How to Grow Orach Seeds
Grow Guide #2446
Binomial name: Aptriplex hortensis
Life Cycle: Annual
This 'How to Grow' guide details everything a home gardener needs to know to plant, grow and care for Orach (Aptriplex hortensis).
When to Sow Orach Seeds
Orach is a warm season crop. Use the table below to identify the best time of year to sow orach seeds in your climate.
Orach plants commonly self-seed in the garden. Self-seeding plants drop seeds onto the soil at the end of the season that may germinate and grow without help the following season. Choose a position where new plants will be welcome. If you do not want orach to become established in your garden, deadhead plants before they can drop seed or grow them in containers.
Orach plants are best grown in full sun or part shade. Choose a location that will receive at least 3 hours of full sun each day.
Orach plants need a well drained soil enriched with plenty of organic matter. Prepare soil by weeding it thoroughly, digging it over to loosen it and adding aged animal manure or compost. Keep the area free of weeds until planting. Learn more about preparing soil for planting here.
Orach plants can be grown in containers. If possible choose a variety that’s recommended for container growing. Use a good quality potting mix and make sure your container is large enough for mature plants; a minimum of 10 litres is recommended for orach. During the growing season, keep in mind that container grown plants may need additional fertiliser to encourage healthy growth.
How to Sow Orach Seeds
Orach seeds do not require any treatment (eg soaking, stratification) before sowing.
Orach seeds grow best when they are sown directly into the garden.
- Sow seeds directly in the garden 2mm deep and 40cm apart, with rows 50cm apart.
- Keep soil moist but never wet or dry.
- Seeds should germinate in around 7-14 days at a soil temperature of 20-22°C.
- Young seedlings will need protection from pests, pets and weather until they are established.
Tip: Orach seeds can also be sown in the less formal ‘scatter seed’ method. Simply roughen the soil, scatter seeds evenly over the surface, then smooth the soil over lightly to cover the seeds.
How to Grow Orach
Orach plants may need watering during the growing season. Water when the soil is dry about 5cm below the surface (test this by scratching away a little soil with your finger). Water deeply in the early morning or late afternoon. Avoid watering the leaves of plants to avoid fungal diseases. Learn more about watering here.
If soil was well prepared no extra fertiliser should be necessary. In poor soil or to give your plants an extra boost, application of a high-nitrogen fertiliser or one formulated for leafy greens or herbs can be beneficial:
- Apply slow release fertiliser at the recommended rate when transplanting or when seedlings are 5-10cm tall.
- Apply liquid fertiliser at the recommended rate and frequency during the growing season.
Optional: To give plants room to grow, thin seedlings when they are large enough to handle. Pull out any weak or small seedlings so plants are spaced about 40cm apart.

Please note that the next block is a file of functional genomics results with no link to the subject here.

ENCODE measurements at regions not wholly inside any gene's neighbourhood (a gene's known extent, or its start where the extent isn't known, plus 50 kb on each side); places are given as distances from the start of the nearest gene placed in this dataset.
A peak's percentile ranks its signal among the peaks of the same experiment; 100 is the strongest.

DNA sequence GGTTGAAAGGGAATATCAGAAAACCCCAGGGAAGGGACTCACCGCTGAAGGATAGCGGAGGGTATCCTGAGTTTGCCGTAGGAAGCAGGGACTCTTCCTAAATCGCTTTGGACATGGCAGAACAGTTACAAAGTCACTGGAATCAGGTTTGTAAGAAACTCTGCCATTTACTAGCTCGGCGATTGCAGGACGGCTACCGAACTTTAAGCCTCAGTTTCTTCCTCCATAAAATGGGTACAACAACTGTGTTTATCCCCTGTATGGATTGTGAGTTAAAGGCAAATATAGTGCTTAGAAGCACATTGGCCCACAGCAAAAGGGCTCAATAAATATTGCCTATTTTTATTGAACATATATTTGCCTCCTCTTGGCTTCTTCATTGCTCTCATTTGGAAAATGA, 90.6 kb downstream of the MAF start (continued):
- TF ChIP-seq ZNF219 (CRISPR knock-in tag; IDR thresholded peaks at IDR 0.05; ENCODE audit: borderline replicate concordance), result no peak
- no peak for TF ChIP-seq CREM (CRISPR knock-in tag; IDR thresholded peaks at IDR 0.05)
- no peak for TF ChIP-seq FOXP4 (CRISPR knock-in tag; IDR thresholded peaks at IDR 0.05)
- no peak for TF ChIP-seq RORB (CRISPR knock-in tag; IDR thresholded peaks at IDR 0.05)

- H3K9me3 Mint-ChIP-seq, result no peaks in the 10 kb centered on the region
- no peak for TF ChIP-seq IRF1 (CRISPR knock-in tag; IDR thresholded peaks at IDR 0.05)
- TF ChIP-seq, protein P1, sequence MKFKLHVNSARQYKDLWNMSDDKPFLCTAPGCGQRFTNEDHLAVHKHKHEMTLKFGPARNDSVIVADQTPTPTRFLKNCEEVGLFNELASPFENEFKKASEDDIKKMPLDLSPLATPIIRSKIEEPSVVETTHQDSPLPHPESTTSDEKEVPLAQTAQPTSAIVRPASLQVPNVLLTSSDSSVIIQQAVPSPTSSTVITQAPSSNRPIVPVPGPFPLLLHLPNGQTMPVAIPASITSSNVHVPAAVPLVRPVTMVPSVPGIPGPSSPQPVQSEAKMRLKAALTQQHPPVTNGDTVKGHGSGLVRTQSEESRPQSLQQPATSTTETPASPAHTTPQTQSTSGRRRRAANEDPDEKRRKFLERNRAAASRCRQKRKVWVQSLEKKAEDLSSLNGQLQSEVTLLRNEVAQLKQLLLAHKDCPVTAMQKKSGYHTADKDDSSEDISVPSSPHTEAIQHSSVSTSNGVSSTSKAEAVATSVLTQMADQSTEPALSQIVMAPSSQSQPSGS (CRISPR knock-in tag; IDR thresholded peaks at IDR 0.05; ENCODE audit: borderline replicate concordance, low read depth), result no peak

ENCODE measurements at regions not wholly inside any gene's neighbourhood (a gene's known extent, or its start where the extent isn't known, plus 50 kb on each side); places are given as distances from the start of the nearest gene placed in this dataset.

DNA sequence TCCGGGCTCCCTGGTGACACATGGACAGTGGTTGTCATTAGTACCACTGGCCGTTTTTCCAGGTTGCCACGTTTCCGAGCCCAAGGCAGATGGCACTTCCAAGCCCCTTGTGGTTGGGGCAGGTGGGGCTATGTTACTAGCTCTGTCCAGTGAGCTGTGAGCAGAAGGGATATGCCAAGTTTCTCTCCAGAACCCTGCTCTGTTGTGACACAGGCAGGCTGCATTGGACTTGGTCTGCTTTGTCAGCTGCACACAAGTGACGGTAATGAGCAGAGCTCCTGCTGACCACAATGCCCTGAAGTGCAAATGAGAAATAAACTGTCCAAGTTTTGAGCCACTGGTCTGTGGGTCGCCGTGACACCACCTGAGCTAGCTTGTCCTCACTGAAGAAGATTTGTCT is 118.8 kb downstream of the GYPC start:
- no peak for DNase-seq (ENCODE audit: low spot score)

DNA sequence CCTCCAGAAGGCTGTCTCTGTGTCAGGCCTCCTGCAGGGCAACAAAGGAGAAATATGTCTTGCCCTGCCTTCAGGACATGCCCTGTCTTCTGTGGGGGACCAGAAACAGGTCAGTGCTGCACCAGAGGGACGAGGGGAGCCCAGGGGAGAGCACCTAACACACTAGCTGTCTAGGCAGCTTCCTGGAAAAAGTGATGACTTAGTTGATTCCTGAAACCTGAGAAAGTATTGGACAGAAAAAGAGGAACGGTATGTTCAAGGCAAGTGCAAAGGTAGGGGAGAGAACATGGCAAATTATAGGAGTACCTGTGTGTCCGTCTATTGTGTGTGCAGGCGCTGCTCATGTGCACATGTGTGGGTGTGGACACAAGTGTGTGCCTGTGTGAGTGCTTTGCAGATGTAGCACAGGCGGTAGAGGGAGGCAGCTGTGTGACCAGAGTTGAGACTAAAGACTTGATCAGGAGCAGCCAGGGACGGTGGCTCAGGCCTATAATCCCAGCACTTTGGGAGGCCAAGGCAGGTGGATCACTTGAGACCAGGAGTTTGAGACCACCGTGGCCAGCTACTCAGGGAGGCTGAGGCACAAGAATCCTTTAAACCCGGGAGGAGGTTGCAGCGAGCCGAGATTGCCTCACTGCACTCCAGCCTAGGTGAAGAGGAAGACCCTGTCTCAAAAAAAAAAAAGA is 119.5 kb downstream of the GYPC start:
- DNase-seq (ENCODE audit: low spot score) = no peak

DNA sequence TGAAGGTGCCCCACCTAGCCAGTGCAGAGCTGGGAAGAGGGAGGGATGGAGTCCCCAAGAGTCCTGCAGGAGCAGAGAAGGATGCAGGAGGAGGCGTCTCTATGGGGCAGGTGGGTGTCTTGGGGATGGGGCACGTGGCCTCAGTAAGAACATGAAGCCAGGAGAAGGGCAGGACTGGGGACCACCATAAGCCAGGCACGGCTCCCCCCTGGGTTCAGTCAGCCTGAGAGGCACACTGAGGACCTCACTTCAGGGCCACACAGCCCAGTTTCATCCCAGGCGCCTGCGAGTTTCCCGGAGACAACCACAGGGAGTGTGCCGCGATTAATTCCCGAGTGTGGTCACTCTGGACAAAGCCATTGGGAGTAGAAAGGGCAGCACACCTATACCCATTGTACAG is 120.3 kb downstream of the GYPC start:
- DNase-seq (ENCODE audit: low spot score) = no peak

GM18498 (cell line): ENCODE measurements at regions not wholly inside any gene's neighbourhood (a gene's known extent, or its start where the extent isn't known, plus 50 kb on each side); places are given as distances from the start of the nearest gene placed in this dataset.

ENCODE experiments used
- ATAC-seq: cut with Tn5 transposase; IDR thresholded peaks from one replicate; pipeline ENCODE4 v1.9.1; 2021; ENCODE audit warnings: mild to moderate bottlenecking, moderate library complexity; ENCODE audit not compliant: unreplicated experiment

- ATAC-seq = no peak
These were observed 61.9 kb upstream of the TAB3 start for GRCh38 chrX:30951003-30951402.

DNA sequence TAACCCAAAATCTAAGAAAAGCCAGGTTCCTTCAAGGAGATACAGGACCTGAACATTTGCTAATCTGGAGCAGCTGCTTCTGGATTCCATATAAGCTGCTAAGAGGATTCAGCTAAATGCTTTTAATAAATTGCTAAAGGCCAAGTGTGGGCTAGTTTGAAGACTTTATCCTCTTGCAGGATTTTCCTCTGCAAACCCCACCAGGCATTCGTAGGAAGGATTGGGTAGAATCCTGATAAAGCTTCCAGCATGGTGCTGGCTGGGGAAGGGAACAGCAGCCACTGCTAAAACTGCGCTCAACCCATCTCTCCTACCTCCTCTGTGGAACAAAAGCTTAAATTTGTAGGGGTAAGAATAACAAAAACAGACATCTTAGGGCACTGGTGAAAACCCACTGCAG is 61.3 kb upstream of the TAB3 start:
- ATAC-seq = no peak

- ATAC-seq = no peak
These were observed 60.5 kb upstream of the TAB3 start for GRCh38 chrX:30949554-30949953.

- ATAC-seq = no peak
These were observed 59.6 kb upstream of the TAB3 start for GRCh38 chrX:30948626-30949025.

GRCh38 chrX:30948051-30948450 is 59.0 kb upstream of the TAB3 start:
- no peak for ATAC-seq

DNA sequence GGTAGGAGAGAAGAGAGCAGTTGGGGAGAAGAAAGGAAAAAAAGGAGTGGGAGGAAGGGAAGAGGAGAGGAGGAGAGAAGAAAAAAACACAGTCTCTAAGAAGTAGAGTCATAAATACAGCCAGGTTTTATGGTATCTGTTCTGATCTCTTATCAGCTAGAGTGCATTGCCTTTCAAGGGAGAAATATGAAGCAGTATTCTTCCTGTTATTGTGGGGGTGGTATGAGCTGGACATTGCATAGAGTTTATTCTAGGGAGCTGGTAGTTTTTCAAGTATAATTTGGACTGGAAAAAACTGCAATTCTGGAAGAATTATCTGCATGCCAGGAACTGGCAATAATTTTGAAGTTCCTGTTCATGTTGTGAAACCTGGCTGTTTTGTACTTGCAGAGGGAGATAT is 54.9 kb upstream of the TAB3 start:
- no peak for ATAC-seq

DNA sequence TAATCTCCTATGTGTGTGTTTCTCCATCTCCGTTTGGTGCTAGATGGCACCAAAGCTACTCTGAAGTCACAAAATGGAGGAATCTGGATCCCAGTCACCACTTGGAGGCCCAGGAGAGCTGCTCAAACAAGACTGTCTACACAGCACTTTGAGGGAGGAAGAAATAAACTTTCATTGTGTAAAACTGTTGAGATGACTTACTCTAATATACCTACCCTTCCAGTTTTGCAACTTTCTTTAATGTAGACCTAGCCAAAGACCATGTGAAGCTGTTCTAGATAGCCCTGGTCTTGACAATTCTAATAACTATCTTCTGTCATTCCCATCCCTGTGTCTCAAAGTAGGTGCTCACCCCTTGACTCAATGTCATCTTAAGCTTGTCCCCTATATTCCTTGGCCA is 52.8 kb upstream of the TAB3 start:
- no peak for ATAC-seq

Pinch out the growing tips of orach plants to encourage denser growth and the development of new, tender leaves. Using sharp secateurs or snips remove the top set of leaves, cutting just above a set of lower leaves.
How to Harvest Orach
Orach can be grown as a vegetable for its spinach-like leaves, for its edible seeds, or as a 'filler' in cut flower bouquets.
Orach leaves should be ready to harvest in approximately 50 days.
Leaves are ready to harvest when they are large enough to eat, and can be harvested as needed. Harvest leaves by pinching off the outer leaves, leaving some on the plant for future growth. Alternatively, whole plants can be harvested by cutting the stems at ground level. Orach is best eaten soon after it is harvested. Leaves can be stored short term in a perforated plastic bag in the fridge.
Orach seeds should be ready to harvest in approximately 75-100 days.
To harvest the seeds, allow the plant to grow and form seed heads and the seeds to dry on the plant. Remove individual seeds from the plant by hand. Seeds can be ground into flour or added to soups, stews, bread or cereals. Store seeds in an airtight container in a dry, cool place.
To harvest orach as a cut flower, use sharp snips or secateurs to cut long stems of foliage early in the season, or wait until the plants have formed seed heads and cut stems while the seeds are fresh. Remove the lower leaves and place the stems immediately in a clean bucket of water.
Common Problems when Growing Orach
Like all plants, orach is susceptible to some pests, diseases and other problems. Below is a list of the most common problems gardeners encounter when growing orach plants:
- Aphids are small (2-4mm long) sap-sucking insects that congregate on the new shoots or the undersides of leaves. They can cause leaves to wilt or become discoloured, and also excrete honeydew which can attract ants and other insect pests. To manage aphids, remove them by spraying with a garden hose, apply a soap or alcohol spray, or encourage predatory insects to your garden. Read more about aphids here.